Suspends his sobs, and laughs most silently,
While his fair eyes that swam with undropt tears
Did glitter in the yellow moon-beam! Well-
It is a father's tale. But if that Heaven
Should give me life, his childhood shall grow up
Familiar with these songs, that with the night
He may associate Joy! Once more farewell,
Sweet Nightingale! once more, my friends! farewell.


T. Moore.

SUBLIME was the warning which Liberty spoke,
And grand was the moment when Spaniards awoke

Into life and revenge from the Conqueror's chain!

Oh, Liberty! let not this spirit have rest

Till it move, like a breeze, o'er the waves of the west—
Give the light of your look to each sorrowing spot,
Nor, oh! be the Shamrock of Erin forgot,

While you add to your garland the Olive of Spain!

If the fame of our fathers, bequeath'd with their rights,
Give to country its charm, and to home its delights ;
If deceit be a wound, and suspicion a stain;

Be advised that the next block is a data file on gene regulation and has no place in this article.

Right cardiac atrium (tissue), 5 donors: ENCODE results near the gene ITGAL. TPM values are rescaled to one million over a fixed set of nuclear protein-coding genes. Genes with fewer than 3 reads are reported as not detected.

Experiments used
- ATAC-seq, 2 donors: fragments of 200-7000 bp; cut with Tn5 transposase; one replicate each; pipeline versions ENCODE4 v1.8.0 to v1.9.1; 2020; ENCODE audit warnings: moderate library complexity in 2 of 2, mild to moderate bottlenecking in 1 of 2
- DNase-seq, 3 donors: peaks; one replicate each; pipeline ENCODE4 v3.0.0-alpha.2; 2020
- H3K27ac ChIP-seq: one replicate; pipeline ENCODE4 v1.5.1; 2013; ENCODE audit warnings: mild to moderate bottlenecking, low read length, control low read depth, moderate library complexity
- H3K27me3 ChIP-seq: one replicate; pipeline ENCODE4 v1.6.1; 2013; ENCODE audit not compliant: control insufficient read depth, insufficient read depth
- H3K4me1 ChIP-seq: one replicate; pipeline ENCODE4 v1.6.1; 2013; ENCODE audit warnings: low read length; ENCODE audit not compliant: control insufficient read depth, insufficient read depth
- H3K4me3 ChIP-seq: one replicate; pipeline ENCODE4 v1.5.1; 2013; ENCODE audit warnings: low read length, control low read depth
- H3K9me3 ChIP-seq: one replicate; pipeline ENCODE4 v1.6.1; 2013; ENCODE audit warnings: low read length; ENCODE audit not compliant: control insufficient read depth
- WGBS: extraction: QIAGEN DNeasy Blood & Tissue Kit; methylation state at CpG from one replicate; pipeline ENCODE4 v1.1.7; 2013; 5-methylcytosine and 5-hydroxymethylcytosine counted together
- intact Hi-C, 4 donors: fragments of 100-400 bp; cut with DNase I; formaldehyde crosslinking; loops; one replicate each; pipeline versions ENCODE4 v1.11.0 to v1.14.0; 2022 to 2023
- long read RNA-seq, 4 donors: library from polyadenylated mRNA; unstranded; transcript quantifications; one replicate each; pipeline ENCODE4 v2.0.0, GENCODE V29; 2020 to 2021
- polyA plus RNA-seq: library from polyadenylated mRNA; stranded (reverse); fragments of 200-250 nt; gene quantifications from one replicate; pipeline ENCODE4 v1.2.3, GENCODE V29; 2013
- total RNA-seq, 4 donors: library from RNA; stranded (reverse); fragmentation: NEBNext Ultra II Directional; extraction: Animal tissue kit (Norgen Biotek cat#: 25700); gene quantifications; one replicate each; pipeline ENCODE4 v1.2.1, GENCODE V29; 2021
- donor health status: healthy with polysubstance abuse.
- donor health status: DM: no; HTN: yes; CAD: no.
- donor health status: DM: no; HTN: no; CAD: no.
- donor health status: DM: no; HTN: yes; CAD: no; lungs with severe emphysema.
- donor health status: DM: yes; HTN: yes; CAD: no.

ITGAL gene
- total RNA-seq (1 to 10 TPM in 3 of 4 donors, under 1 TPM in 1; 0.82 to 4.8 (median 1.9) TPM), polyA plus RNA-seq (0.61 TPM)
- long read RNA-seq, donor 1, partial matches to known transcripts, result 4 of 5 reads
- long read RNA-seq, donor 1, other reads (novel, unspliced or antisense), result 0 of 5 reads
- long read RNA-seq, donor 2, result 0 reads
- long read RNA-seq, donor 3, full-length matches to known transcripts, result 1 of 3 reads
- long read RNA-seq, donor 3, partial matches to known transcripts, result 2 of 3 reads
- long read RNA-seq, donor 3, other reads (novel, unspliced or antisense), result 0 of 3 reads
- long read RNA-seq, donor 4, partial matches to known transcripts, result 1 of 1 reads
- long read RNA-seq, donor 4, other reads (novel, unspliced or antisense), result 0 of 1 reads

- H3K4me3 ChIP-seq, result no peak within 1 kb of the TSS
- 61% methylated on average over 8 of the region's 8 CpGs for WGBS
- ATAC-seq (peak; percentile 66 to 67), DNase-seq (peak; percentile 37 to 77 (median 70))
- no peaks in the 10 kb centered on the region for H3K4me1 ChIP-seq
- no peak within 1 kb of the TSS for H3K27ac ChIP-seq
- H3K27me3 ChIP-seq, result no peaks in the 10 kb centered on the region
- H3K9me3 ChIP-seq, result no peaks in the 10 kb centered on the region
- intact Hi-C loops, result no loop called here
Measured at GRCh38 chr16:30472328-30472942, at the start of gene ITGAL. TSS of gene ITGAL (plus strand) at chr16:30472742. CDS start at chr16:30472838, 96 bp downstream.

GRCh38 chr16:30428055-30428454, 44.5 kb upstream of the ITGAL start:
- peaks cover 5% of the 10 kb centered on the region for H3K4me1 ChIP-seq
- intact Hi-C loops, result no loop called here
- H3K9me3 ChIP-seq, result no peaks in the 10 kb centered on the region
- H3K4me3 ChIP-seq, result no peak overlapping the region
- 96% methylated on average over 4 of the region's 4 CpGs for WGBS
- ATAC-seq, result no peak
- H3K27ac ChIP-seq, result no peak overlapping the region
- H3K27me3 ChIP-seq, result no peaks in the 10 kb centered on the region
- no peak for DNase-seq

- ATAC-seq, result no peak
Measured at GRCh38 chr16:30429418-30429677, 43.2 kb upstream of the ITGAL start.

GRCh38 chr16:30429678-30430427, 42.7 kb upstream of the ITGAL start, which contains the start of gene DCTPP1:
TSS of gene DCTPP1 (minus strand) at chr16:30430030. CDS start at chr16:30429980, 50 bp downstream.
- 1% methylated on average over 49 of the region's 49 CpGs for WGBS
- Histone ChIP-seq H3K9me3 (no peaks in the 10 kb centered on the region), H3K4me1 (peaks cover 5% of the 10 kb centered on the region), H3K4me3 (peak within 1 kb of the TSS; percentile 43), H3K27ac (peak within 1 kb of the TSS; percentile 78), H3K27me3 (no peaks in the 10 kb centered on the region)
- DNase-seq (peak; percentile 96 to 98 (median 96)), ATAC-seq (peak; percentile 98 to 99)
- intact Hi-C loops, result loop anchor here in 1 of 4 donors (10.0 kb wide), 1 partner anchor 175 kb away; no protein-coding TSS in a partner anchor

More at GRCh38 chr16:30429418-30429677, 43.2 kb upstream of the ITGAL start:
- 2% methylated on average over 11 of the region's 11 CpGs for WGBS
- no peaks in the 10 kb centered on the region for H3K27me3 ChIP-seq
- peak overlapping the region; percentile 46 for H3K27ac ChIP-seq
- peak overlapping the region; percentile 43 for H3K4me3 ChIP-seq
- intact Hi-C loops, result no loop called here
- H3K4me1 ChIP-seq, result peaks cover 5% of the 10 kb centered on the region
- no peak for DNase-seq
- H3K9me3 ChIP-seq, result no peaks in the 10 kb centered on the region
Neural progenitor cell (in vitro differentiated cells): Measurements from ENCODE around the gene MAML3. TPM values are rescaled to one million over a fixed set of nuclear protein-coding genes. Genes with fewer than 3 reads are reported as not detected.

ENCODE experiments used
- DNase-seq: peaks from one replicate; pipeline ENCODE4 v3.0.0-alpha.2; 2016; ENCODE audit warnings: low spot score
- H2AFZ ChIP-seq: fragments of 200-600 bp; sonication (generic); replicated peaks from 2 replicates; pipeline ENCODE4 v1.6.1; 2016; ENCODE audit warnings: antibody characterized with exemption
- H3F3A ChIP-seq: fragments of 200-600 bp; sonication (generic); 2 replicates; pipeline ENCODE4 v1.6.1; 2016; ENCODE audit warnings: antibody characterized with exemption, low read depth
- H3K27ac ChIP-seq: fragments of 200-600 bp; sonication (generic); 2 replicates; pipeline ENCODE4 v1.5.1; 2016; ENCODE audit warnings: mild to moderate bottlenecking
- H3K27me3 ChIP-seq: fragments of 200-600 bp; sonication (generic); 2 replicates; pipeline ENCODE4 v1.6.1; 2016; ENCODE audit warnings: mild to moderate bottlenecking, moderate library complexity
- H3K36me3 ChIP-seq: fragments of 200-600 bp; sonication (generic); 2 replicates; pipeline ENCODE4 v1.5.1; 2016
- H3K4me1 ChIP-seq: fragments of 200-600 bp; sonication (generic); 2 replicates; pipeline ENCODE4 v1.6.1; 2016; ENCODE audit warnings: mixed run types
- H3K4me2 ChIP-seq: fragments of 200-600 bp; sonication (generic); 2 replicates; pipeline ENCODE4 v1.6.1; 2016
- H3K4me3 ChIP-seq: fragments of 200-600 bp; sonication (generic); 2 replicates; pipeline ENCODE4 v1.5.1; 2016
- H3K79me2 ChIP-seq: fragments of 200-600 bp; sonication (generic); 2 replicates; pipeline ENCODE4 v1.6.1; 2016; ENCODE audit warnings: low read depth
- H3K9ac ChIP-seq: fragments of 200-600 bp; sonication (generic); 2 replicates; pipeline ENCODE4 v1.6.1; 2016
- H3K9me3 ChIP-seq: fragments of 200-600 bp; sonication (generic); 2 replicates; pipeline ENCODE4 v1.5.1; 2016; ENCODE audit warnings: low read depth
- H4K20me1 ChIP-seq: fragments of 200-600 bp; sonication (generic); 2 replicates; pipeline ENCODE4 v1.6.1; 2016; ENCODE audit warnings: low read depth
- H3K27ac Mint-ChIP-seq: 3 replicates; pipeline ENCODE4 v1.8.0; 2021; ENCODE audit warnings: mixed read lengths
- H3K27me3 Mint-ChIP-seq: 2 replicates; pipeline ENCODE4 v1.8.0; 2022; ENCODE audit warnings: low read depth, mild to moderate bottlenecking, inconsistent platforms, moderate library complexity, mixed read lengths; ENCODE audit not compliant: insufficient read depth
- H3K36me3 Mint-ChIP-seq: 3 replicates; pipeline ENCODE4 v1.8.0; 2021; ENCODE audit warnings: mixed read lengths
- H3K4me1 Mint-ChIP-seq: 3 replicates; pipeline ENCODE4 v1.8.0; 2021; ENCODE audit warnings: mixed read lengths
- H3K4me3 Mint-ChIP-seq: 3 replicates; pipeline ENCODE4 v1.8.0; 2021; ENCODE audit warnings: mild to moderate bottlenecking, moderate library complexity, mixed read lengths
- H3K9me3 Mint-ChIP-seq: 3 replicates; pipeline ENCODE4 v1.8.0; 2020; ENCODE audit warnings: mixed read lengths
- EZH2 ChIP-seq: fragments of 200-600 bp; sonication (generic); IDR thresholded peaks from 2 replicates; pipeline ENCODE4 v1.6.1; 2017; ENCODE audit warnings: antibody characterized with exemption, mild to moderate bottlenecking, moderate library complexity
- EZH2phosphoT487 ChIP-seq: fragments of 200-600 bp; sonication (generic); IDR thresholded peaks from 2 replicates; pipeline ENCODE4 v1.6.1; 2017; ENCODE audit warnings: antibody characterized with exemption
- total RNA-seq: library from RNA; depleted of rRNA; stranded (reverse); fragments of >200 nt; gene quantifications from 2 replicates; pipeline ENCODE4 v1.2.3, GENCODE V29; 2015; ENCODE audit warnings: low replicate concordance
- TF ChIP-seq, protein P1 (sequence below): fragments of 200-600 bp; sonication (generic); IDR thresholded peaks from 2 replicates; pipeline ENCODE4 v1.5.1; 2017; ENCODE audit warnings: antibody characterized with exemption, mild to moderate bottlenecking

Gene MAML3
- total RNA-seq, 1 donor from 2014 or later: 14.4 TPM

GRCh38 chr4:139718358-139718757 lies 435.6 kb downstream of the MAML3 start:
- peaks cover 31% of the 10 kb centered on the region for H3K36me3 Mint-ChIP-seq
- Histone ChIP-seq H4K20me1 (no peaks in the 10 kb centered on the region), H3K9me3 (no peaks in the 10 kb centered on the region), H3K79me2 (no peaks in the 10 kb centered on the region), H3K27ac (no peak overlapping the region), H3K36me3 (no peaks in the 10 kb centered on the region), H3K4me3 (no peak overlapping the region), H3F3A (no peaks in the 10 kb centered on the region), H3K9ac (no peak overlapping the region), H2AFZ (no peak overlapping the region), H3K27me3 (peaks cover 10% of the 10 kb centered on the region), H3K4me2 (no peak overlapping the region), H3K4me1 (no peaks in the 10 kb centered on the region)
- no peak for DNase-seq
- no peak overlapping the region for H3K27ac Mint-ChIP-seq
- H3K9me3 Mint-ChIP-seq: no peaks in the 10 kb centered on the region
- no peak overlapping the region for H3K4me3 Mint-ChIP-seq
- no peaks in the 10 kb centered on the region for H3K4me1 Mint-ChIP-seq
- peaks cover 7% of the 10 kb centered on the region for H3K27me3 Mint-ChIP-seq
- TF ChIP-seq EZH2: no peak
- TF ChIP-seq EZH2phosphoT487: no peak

Then, ye men of Iberia! our cause is the same
And, oh! may his tomb want a tear and a name,
Who would ask for a nobler, a holier death,
Than to turn his last sigh into Victory's breath

For the Shamrock of Erin and Olive of Spain!

Ye Blakes and O'Donnels, whose fathers resign'd
The green hills of their youth, among strangers to find

That repose which, at home, they had sigh'd for in vain,
Breathe a hope that the magical flame, which you light,
May be felt yet in Erin, as calm and as bright;
And forgive even Albion, while, blushing, she draws,
Like a truant, her sword, in the long-slighted cause

Of the Shamrock of Erin and Olive of Spain!

« AnteriorContinuar »